In her first major role since winning the Best Supporting Actress Oscar for_ Les Misérables_, Anne Hathaway gets back in touch with her indie side for Song One, a modest but affecting drama that finds her delivering a gentle performance that contains none of the melodramatic fireworks of Fantine. Writer-director Kate Barker-Froyland’s feature debut about a woman reconnecting with her brother through his songwriting idol has a delicate, melancholy tone that’s fragile but strong enough to sustain this minor-key tale. —T.G.
First of all, let’s get something straight—this isn’t “the gay marriage movie.” It’s much more than that. The things that make the movie great would have been great in a movie about two women, or a man and a woman, or a man and an alien for that matter. And above all, what makes the movie great are two utterly stunning naturalistic performances by John Lithgow and Alfred Molina, possibly the two best performances of any Sundance film. Even if the film had nothing else to recommend it, it’d be worth watching for these two alone. But oh, what more it does have to offer. Ira Sachs has a gentle touch as a director, and it shows in all the great performances he gets, and in the heartfelt storytelling that results. Marisa Tomei would easily be the standout in nearly any other Sundance film. But as it is she’ll have to settle for being one more perfect little piece ion Sachs’ beautiful mosaic. —M.D.
OK, I’ll admit it. I thought the hype around this film coming into Sundance was because everybody loved Saturday Night Live twins Bill Hader and Kristen Wiig so much that they’d overfluff an average movie. What I didn’t notice was that the film was directed (and co-written) by Craig Johnson, the man behind the underrated indie True Adolescents. Even had I realized that, I’m not sure i would have been prepared for what I saw — two fantastic performances from actors who had never really moved me before, a fantastic script that deservedly won the Waldo Salt Screenwriting Award at the end of the week, a couple of brilliant supporting turns from Luke Wilson and Ty Burrell, and a film with a heart as big as the moon, about two messed-up people just trying to get by. The characters move into and out of likeability, but the movie never does. —M.D.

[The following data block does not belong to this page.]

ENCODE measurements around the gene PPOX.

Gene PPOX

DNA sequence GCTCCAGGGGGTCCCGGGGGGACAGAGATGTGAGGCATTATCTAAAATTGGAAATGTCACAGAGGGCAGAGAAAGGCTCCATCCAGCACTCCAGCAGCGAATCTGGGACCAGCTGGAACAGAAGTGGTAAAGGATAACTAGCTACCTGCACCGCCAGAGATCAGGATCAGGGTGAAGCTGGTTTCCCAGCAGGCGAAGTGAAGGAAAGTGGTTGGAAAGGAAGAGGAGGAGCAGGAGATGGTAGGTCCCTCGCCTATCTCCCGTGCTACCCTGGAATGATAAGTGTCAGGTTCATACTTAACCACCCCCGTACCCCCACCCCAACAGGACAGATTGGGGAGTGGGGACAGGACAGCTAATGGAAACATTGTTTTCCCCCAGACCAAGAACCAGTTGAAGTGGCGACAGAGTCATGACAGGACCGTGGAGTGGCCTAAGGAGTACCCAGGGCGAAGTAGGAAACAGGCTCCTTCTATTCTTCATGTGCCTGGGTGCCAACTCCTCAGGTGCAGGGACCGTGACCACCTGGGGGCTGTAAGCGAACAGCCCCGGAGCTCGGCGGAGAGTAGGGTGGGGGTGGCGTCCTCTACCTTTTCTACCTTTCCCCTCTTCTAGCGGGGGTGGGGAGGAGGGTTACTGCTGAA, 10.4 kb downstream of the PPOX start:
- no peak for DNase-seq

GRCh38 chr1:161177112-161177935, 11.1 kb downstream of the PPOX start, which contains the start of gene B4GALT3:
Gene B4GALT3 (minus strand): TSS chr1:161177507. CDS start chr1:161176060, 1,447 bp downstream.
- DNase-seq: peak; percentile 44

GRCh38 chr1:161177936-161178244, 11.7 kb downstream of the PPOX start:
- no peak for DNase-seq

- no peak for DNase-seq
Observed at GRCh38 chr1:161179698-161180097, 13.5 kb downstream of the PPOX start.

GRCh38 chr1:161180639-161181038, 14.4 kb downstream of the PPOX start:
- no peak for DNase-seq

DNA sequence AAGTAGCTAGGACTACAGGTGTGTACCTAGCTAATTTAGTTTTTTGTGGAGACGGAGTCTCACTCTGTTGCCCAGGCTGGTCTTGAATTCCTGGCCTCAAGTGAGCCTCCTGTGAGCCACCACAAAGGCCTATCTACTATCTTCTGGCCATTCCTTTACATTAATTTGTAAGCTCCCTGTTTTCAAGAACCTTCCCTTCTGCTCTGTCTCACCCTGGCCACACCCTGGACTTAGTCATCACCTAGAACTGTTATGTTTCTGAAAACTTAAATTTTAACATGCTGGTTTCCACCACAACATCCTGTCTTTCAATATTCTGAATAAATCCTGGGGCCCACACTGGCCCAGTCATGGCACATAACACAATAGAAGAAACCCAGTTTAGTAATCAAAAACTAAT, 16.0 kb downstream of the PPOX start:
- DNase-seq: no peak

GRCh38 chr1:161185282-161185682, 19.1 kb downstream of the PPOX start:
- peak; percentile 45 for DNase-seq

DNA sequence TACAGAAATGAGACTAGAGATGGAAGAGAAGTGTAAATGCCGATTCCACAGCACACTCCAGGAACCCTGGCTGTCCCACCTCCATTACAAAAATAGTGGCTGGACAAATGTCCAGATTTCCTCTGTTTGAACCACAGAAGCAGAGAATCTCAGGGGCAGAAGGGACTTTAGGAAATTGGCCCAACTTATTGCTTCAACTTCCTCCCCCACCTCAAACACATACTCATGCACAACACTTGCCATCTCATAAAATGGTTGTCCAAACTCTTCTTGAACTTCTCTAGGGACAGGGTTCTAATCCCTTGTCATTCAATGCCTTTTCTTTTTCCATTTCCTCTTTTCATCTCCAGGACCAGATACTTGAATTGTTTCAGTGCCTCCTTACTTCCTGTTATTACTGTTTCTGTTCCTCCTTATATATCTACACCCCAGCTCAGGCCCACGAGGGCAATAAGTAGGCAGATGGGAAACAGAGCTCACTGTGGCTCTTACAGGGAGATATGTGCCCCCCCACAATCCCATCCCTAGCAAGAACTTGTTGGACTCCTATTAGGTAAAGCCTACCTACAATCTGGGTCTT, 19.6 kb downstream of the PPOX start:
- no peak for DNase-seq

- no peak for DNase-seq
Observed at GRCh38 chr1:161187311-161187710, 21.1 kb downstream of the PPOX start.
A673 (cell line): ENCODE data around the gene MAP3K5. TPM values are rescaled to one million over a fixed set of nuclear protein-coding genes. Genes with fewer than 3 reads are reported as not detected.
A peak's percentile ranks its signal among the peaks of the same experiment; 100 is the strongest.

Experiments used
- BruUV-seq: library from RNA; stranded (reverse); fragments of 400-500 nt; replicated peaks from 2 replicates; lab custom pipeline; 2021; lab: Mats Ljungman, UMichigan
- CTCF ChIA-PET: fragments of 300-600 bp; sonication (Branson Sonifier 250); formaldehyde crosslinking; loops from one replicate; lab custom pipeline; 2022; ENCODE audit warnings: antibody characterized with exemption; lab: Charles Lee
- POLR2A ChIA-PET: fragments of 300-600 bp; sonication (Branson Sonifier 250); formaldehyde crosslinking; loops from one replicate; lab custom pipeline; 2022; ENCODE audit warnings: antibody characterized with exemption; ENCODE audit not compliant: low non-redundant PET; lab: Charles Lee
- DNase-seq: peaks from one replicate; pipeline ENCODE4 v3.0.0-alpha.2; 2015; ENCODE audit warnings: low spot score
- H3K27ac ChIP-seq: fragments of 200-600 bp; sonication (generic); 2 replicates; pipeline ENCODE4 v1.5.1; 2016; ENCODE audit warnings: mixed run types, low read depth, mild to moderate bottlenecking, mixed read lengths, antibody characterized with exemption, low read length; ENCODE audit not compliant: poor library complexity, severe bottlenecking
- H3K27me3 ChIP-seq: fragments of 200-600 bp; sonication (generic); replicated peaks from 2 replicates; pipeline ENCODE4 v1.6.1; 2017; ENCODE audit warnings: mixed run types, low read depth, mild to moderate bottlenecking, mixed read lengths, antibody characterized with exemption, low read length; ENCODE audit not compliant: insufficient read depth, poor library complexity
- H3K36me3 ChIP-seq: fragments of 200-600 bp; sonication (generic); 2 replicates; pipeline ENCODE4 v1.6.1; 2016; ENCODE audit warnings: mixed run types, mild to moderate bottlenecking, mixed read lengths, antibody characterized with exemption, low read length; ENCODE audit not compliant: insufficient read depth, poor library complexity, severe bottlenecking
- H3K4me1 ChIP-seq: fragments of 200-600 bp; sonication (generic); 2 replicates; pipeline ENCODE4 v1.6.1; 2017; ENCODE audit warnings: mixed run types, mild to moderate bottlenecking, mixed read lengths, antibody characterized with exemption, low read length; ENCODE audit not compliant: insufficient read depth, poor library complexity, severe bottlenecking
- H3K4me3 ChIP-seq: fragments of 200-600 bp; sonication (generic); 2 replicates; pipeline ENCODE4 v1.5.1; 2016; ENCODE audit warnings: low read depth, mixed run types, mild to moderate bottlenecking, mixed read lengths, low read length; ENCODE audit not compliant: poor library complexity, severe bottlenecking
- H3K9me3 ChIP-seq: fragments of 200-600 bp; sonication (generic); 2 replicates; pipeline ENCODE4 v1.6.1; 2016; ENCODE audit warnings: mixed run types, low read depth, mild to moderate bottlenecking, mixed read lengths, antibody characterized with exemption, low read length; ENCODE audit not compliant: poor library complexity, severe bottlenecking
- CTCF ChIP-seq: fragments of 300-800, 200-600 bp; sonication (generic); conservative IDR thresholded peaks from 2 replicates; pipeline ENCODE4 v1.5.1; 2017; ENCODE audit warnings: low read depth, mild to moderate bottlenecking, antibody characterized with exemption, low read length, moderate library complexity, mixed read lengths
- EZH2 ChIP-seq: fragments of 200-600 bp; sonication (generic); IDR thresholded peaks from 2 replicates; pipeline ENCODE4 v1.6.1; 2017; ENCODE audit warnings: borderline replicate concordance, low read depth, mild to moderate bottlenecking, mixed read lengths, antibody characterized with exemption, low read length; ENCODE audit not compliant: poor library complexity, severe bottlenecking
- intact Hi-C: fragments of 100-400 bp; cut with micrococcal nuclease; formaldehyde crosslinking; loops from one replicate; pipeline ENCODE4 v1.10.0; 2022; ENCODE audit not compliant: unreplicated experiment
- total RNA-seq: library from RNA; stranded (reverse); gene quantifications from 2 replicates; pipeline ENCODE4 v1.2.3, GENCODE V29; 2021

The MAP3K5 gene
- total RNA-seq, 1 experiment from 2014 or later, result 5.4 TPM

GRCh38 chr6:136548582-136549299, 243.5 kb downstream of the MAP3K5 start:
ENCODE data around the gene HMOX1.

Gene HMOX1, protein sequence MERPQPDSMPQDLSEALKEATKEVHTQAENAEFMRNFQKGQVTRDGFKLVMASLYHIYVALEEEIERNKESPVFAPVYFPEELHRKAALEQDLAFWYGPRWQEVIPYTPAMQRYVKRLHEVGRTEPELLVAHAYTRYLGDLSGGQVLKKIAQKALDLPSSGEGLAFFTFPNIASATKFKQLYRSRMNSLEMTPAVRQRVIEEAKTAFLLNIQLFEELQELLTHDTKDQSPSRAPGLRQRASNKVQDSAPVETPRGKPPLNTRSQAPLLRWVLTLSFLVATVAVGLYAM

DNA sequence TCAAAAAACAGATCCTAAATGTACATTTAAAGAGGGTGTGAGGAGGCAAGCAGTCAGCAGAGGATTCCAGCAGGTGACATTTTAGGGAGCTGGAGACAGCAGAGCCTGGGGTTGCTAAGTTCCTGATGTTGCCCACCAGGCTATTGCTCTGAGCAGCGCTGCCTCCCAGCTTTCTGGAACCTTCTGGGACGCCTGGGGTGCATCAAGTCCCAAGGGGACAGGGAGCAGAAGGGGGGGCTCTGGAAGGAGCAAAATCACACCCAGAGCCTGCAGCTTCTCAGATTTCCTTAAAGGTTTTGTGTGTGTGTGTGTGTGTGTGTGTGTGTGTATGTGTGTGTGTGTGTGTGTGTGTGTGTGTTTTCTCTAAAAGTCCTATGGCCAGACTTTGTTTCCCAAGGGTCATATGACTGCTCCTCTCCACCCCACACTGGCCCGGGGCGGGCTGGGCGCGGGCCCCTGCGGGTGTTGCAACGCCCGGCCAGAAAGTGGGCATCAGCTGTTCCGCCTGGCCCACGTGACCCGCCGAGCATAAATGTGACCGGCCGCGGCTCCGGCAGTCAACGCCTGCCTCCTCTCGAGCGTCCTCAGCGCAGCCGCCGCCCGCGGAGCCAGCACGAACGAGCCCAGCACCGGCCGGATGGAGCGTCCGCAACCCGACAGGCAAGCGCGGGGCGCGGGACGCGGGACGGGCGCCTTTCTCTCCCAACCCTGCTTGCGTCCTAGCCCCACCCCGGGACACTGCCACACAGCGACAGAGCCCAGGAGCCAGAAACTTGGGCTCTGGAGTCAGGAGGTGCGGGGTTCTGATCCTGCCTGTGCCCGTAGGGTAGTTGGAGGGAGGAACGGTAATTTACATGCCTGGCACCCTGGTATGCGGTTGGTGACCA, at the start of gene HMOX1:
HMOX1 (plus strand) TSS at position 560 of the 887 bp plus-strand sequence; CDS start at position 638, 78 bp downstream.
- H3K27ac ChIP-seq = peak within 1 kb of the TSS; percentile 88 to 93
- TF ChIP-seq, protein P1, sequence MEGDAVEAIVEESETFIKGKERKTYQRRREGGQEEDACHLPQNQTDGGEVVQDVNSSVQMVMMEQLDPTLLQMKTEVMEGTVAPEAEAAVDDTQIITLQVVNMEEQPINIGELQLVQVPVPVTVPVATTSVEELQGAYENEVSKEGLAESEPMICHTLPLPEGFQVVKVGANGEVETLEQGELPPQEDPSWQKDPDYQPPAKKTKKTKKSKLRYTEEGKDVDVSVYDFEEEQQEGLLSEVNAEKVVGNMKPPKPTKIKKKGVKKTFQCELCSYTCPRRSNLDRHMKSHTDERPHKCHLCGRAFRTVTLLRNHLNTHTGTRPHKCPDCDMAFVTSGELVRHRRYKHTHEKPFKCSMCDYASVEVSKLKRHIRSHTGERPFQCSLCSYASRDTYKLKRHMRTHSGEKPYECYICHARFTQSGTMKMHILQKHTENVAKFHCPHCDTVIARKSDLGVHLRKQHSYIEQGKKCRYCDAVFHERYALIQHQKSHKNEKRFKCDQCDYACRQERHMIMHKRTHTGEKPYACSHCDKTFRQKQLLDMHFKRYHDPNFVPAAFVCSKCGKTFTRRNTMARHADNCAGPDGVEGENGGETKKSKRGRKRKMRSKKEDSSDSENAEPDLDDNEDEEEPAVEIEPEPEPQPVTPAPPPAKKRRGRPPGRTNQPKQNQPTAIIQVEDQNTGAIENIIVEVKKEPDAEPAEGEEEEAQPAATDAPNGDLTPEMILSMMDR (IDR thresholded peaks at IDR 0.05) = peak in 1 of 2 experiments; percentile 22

It’s hard out there for a priest. The clerical collar and cassock of the Roman Catholic Church once represented morality, self-sacrifice and humble wisdom. But for many, it now calls to mind decades of child molestation and coverups. Brendan Gleeson’s character in Calvary is a good priest, but that doesn’t do anything for his small Irish town’s dwindling faith. In fact, his goodness is exactly what makes him such a great target, according to the man who threatens to murder him in the film’s extraordinary opening scene. Writer/director John Michael McDonagh uses that promise not to start a mystery story, but to make a contemplative film about faith, family, integrity and doubt, wrapped around the same biting humor that graced his first feature film, The Guard (2011). Calvary is a moving film thanks to its rich, distinct characters, but its power lies in its subtle details and existential turmoil. —J.M.